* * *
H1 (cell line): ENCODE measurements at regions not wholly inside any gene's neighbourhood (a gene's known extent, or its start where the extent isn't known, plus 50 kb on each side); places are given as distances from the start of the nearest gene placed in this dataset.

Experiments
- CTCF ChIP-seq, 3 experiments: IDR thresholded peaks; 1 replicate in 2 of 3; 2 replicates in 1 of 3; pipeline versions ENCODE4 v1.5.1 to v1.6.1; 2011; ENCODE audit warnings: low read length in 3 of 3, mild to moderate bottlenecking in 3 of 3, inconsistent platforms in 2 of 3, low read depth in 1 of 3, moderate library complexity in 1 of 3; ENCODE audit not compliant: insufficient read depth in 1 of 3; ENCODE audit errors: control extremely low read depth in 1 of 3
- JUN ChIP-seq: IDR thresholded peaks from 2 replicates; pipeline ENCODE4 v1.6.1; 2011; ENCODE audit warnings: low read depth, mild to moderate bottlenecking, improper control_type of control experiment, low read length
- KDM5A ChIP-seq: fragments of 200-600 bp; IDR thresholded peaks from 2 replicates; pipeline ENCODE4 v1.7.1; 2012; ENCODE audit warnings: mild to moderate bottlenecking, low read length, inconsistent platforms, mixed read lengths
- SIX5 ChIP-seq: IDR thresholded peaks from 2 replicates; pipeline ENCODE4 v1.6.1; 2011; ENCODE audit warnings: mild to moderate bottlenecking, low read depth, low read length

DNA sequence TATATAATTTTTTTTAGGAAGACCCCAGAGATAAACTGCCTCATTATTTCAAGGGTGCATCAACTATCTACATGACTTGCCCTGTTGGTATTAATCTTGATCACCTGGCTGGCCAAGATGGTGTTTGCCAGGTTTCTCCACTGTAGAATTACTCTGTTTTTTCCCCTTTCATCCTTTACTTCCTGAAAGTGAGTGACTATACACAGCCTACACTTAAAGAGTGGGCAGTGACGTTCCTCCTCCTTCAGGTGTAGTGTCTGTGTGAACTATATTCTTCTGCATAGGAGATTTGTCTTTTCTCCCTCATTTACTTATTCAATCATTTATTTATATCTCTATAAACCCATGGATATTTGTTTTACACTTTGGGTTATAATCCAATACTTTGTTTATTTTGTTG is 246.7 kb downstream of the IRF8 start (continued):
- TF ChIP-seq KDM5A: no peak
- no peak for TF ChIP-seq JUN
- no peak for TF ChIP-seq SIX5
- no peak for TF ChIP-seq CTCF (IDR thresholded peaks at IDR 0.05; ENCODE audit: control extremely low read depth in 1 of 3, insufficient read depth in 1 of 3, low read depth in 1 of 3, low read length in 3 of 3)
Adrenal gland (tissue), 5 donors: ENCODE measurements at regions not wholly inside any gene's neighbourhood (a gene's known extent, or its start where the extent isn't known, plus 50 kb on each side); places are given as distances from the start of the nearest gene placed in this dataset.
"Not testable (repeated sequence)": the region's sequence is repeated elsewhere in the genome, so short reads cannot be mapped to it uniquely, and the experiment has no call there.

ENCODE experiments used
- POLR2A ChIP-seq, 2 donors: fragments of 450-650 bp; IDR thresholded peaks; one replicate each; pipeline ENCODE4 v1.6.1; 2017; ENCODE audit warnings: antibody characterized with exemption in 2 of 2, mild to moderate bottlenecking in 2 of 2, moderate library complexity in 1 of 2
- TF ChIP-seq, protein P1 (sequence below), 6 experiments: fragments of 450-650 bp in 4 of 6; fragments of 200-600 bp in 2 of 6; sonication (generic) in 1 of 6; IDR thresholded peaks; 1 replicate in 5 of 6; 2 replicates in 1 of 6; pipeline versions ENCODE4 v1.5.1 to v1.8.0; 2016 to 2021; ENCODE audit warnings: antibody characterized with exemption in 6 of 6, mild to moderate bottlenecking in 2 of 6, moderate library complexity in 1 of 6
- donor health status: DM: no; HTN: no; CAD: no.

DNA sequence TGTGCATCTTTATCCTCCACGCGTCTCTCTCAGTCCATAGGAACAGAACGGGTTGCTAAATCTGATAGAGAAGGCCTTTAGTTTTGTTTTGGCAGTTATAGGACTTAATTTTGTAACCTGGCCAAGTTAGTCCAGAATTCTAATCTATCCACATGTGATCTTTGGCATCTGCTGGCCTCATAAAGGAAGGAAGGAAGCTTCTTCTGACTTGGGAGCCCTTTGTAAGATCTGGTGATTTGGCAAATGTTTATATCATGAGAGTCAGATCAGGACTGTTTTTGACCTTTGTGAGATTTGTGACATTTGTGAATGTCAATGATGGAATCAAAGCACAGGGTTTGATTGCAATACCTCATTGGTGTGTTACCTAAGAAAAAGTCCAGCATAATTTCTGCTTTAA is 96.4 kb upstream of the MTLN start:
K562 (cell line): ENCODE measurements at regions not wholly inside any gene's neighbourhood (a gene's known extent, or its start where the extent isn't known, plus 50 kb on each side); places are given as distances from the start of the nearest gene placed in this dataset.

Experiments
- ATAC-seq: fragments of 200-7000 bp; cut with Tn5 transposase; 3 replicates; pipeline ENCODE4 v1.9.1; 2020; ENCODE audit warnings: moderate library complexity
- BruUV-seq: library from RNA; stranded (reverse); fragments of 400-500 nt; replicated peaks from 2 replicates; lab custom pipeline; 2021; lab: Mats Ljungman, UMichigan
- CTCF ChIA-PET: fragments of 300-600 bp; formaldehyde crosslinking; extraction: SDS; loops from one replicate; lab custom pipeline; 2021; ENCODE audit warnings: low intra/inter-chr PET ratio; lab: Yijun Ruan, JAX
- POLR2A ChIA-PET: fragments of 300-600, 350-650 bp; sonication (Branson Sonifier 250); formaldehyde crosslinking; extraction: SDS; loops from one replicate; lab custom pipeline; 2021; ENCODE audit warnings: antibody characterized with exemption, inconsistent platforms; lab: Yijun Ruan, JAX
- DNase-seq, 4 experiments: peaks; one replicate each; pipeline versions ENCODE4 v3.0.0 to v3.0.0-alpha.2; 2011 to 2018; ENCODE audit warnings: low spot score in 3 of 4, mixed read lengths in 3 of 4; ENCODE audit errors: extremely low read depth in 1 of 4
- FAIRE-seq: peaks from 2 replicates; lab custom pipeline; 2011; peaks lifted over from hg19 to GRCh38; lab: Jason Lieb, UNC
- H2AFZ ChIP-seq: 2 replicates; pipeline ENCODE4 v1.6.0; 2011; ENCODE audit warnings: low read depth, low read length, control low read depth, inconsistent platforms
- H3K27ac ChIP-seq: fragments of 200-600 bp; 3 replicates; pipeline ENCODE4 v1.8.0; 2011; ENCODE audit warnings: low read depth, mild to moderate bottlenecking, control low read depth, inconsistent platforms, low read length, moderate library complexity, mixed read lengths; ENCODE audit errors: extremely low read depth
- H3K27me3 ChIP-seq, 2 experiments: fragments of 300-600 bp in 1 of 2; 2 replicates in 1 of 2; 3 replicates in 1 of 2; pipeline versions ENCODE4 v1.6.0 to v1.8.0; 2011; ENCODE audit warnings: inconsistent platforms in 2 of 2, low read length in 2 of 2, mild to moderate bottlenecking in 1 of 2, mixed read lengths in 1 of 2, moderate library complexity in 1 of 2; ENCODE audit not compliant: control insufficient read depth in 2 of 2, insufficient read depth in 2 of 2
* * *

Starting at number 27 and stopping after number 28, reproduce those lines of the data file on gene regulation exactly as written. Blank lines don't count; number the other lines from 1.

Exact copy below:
- H2AFZ ChIP-seq: 2 replicates; pipeline ENCODE4 v1.6.0; 2011; ENCODE audit warnings: low read depth, low read length, control low read depth, inconsistent platforms
- H3K27ac ChIP-seq: fragments of 200-600 bp; 3 replicates; pipeline ENCODE4 v1.8.0; 2011; ENCODE audit warnings: low read depth, mild to moderate bottlenecking, control low read depth, inconsistent platforms, low read length, moderate library complexity, mixed read lengths; ENCODE audit errors: extremely low read depth